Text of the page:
Lawyers who pursued porn downloaders are indicted for alleged ‘extortionate tactics’

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Criminal Justice


Two lawyers sanctioned by a federal judge for “abusive” copyright litigation against porn downloaders have been indicted for allegedly using sham clients to disguise that they owned the companies seeking damages for copyright infringement.

The lawyers, John Steele and Paul Hansmeier, were charged an indictment made public on Friday, report the National Law Journal (sub. req.), the Washington Post and the Minneapolis Star Tribune. Steele has lived in Florida and is licensed in Illinois, while Hansmeier lives in Woodbury, Minnesota. They were both law school classmates at the University of Minnesota Law School. How Appealing links to additional coverage here and here.

According to the indictment (PDF), Steele and Hansmeier made about $6 million as a result of “fraudulent copyright lawsuits they peddled to courts throughout the country.”

Steele and Hansmeier created sham companies to obtain copyrights to pornographic movies—including some movies they filmed themselves—then uploaded those movies to file-sharing websites such as BitTorrent to lure people into downloading the movies, according to the indictment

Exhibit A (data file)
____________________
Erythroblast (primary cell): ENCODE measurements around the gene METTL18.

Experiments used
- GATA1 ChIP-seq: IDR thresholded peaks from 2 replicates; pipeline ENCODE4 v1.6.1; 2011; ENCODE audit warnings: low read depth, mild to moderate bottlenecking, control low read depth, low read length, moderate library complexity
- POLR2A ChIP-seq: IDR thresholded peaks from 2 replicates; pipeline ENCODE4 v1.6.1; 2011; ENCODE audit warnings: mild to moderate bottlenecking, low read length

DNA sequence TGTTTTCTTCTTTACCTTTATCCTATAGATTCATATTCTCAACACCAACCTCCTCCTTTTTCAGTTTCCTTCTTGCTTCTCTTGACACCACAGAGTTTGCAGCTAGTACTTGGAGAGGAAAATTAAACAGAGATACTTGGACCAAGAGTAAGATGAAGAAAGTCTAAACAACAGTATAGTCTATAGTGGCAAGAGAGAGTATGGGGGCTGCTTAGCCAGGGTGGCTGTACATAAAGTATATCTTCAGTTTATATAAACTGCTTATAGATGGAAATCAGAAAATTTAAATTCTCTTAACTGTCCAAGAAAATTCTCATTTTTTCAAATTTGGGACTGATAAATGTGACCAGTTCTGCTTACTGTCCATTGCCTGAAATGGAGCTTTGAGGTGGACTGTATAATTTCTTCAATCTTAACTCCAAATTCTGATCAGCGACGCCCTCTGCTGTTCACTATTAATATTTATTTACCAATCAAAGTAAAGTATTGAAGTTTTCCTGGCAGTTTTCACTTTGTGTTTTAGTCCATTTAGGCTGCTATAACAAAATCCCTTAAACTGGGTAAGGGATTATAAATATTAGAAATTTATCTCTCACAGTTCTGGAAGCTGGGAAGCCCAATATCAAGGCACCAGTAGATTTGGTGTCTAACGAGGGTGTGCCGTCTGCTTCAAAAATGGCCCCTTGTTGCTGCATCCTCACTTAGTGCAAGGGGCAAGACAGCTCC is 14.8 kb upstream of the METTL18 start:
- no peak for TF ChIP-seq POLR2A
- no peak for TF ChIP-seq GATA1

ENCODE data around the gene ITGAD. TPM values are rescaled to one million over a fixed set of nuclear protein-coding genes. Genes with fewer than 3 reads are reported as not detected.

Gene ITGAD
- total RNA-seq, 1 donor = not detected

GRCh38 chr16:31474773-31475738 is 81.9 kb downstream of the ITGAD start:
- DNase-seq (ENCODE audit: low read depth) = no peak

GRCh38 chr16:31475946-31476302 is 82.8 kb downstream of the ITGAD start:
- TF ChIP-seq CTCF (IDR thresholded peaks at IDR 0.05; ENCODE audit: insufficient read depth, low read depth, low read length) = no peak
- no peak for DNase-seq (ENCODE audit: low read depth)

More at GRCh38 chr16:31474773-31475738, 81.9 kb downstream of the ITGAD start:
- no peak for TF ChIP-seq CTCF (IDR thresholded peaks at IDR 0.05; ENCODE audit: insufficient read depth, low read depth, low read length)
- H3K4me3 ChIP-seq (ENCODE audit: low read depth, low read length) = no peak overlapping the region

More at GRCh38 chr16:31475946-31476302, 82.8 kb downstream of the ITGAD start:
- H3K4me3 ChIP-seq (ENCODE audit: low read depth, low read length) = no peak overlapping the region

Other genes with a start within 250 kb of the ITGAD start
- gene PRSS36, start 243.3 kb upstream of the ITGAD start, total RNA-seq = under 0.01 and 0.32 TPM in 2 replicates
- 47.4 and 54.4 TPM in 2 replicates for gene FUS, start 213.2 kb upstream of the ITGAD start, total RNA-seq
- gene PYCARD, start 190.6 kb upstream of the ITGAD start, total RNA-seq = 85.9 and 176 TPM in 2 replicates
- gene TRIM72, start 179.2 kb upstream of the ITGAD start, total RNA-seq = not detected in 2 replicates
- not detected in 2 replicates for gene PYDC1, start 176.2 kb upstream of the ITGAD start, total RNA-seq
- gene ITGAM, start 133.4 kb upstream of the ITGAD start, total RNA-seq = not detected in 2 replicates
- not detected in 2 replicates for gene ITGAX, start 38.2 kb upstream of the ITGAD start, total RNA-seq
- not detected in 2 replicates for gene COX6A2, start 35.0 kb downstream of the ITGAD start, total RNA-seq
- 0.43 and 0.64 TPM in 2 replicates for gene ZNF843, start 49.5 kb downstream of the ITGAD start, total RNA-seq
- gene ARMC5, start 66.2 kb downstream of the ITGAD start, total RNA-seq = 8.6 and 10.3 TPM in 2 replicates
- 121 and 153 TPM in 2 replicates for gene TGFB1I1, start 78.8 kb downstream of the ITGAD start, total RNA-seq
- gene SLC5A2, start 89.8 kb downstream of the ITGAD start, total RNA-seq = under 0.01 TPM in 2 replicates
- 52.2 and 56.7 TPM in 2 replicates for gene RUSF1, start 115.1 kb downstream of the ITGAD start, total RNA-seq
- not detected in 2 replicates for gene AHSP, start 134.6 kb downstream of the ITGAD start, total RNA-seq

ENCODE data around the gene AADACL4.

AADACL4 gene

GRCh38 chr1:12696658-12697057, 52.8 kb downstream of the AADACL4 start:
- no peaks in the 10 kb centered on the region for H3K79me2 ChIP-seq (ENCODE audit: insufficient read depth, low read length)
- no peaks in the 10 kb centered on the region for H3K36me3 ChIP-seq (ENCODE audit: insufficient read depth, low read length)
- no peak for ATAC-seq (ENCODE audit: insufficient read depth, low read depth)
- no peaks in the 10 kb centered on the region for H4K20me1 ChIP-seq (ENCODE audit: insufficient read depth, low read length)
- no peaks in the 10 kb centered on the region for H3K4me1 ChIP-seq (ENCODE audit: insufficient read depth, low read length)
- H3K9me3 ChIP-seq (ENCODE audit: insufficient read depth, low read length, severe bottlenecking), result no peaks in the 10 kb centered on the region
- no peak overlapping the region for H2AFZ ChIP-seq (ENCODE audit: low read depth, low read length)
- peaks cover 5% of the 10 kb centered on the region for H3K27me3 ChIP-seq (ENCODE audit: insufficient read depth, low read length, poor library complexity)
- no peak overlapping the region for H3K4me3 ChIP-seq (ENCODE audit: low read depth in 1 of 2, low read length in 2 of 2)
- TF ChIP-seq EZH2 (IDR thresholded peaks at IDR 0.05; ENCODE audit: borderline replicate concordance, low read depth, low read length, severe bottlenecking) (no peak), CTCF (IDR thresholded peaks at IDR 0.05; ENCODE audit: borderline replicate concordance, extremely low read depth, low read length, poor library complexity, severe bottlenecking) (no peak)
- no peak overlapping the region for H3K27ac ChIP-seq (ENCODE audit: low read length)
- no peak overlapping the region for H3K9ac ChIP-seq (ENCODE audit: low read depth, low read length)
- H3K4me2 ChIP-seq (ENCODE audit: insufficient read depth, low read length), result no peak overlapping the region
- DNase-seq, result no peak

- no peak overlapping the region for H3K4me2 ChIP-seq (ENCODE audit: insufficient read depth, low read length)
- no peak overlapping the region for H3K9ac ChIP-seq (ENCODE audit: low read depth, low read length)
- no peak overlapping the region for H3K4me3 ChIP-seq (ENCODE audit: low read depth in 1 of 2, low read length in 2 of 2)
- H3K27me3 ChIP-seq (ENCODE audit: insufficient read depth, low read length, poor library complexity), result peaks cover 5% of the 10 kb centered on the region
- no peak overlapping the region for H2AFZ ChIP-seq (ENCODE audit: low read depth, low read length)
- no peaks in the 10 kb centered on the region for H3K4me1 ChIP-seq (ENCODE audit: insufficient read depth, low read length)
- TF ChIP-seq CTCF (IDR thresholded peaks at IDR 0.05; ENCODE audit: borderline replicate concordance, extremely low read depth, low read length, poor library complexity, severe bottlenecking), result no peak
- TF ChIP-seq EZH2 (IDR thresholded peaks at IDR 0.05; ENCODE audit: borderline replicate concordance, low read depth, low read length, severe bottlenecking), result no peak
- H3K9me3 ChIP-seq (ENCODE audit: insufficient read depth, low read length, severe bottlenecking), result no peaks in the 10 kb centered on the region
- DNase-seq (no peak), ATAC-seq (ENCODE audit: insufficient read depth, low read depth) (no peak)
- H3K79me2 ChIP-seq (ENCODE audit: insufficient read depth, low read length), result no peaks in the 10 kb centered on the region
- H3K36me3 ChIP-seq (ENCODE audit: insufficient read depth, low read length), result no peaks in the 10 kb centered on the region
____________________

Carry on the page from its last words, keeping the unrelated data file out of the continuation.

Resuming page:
“When Hansmeier and Steele ensnared someone in their trap,” the indictment says, “they filed false and deceptive copyright infringement lawsuits that concealed their role in distributing the movies, as well as their significant personal stake in the outcome of the litigation.”

Hansmeier and Steele would ask courts to subpoena internet service providers to learn the identity of the downloaders, and then would use “extortionate tactics” to get quick settlements from individuals who were too embarrassed or financially unable to defend themselves, the indictment says.

When courts began limiting the number of defendants Hansmeier and Steele could sue in one suit, the lawyers began filing suits falsely claiming that some of their sham clients had been hacked. They used those suits to subpoena service providers for identifying information of “additional people who they could extort,” the indictment says.

Hansmeier and Steele tried to distance themselves from the litigation by creating a law firm called Prenda Law and exerting de facto control over the firm, while disclaiming involvement to various courts, the indictment says.

Charges against the lawyers include conspiracy to commit mail and wire fraud, and conspiracy to commit and suborn perjury.

U.S. Attorney Andrew Luger announced the charges at a news conference, according to the Star Tribune coverage. “These lawsuits were a sham,” Luger said. “In fact, the lawyers were effectively the clients and the lawyers had concocted the facts that gave rise to the very lawsuits that they filed—lawsuits that were nothing more than a shakedown.”





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